Tuesday, November 15

Sermon: November 13th, the 28th Sunday after Pentecost

Zeph. 1:7, 12-18
Ps 90:1-12
1 Thess. 5:1-11
Matt. 25:14-30


Thanks be to you, O God,
for the night and its light,
for stars that emerge out of evening skies
and the white moon’s radiance.

Thanks be to you
for the earth’s unfolding of color
and the bright sheen of creatures from
ocean depths.

In the darkness of the world
and in the night of our own souls
let us be looking with longing for light
let us be looking in hope.
Amen.


Advent is coming. As our scripture reminds us, this is a time of reflection on the judgment of God. We may rediscover regret. We may seek forgiveness and a little redemption. Some of us may feel that God isn’t always that thrilled with us. Many of us are longing for light and looking in hope for something or some one to give us a little release.

How many of us here are burdened by regrets?

I know there are moments when I am. I know that there are times when a smell or a word or something small and seemingly inconsequential will trigger a flood of memory. This kind of memory is not that sweet remembrance of cookies with my grandmother. No, this is that uncontrolled invasion, that seemingly belligerent attack on my sense of security and well-being. It is often simply depressing and I cannot get these thoughts to abate.

I had one of those moments on my way to Virginia with Trish last weekend. We were on I-64, I think. We were driving across Kentucky and something somehow got us talking about college. We share our experiences from time to time…telling stories.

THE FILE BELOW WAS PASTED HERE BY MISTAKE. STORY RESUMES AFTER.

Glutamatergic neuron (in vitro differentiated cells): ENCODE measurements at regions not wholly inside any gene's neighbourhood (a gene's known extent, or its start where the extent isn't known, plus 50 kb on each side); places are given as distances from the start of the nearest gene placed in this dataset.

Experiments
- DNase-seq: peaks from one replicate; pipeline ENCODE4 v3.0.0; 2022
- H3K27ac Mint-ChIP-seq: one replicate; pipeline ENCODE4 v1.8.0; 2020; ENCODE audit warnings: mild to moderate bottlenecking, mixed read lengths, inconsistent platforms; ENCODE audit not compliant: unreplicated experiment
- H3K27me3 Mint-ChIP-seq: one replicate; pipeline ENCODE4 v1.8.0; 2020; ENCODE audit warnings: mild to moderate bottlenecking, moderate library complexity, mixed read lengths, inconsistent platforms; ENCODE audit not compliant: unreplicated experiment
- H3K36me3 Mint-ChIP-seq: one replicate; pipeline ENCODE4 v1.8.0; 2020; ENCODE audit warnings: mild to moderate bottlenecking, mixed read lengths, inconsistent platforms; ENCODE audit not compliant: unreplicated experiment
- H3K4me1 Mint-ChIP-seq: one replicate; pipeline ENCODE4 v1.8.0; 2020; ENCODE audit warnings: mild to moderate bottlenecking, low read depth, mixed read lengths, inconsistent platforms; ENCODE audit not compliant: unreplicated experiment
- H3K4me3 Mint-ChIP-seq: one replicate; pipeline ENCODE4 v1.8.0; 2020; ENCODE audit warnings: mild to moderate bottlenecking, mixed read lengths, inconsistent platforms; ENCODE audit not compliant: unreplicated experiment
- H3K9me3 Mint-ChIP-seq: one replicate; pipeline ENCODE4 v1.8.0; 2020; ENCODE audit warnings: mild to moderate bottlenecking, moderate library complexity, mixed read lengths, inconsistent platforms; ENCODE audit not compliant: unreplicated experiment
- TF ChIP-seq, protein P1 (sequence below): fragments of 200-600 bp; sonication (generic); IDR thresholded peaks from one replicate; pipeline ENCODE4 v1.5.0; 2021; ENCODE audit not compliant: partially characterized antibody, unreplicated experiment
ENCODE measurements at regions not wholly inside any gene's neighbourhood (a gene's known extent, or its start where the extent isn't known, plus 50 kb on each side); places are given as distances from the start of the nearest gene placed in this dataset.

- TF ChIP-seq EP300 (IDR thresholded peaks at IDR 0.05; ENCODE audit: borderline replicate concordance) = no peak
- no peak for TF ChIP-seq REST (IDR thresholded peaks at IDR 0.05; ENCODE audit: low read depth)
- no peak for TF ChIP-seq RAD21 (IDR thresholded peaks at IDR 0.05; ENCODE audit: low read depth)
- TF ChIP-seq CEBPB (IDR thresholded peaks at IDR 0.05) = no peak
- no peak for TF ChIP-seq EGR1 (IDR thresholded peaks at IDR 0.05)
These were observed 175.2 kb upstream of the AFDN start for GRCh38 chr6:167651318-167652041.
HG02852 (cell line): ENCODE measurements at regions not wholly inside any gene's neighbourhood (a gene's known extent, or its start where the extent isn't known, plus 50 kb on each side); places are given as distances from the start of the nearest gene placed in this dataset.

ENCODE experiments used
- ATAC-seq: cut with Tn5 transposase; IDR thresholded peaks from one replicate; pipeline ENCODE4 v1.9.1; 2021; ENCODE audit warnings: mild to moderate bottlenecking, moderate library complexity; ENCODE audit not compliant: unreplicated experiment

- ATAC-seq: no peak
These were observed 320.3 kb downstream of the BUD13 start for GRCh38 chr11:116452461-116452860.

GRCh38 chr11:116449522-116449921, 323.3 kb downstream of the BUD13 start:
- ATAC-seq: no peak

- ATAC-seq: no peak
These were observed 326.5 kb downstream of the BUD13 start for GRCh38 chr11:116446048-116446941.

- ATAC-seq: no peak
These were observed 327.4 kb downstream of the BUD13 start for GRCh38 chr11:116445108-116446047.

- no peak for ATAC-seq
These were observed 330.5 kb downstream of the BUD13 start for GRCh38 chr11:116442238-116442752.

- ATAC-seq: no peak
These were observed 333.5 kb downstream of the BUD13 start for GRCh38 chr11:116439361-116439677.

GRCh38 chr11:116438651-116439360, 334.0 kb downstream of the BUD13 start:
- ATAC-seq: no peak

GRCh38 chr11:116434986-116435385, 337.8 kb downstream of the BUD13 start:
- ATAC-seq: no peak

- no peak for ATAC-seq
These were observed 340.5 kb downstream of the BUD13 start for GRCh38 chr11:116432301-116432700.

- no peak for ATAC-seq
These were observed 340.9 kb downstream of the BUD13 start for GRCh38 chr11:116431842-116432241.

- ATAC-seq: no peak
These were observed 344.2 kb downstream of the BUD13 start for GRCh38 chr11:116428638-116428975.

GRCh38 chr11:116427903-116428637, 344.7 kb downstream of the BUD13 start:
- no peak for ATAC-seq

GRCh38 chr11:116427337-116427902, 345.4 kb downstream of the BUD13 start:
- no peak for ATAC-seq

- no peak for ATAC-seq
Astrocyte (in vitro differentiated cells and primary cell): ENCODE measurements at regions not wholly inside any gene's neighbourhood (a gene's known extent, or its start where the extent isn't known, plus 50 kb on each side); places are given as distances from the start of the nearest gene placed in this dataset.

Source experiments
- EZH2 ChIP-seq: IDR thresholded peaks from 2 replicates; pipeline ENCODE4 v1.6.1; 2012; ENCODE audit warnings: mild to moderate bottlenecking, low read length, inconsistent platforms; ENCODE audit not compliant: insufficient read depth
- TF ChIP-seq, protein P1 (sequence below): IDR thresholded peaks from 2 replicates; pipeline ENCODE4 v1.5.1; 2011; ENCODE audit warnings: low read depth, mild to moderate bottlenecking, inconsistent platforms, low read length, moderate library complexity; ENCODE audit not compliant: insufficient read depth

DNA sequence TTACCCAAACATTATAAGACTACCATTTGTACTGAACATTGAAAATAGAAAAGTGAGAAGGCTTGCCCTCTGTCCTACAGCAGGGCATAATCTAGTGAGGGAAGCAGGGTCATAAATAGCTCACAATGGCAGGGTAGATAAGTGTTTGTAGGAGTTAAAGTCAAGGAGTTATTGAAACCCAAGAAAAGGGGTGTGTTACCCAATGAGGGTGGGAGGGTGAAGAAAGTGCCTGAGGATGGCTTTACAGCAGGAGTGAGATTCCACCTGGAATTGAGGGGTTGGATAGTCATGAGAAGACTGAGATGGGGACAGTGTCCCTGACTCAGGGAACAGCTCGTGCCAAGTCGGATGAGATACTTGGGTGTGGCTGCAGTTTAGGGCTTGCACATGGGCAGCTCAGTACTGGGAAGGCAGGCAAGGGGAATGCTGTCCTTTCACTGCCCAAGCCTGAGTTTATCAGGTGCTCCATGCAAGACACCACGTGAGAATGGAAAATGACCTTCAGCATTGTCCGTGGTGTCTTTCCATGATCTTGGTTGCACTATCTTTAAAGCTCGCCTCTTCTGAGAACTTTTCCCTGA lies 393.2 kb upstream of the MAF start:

I am not sure how we managed to get on the topic of academic performance, but we did. This is always a tender subject with me. I have a great many regrets about college, my academic performance and how it was a reflection of many of my personal relationships there is but one. Somehow, and it probably has a great deal to do with being stuck in a car for thirteen hours, I found myself remembering the regrets.

You see, my undergraduate university has been making the papers lately. Its programs are getting greater and greater recognition. The media is recognizing the high quality of its students. It is being recognized as one of the better schools in the country. I never know what to make of such statements, but there they are.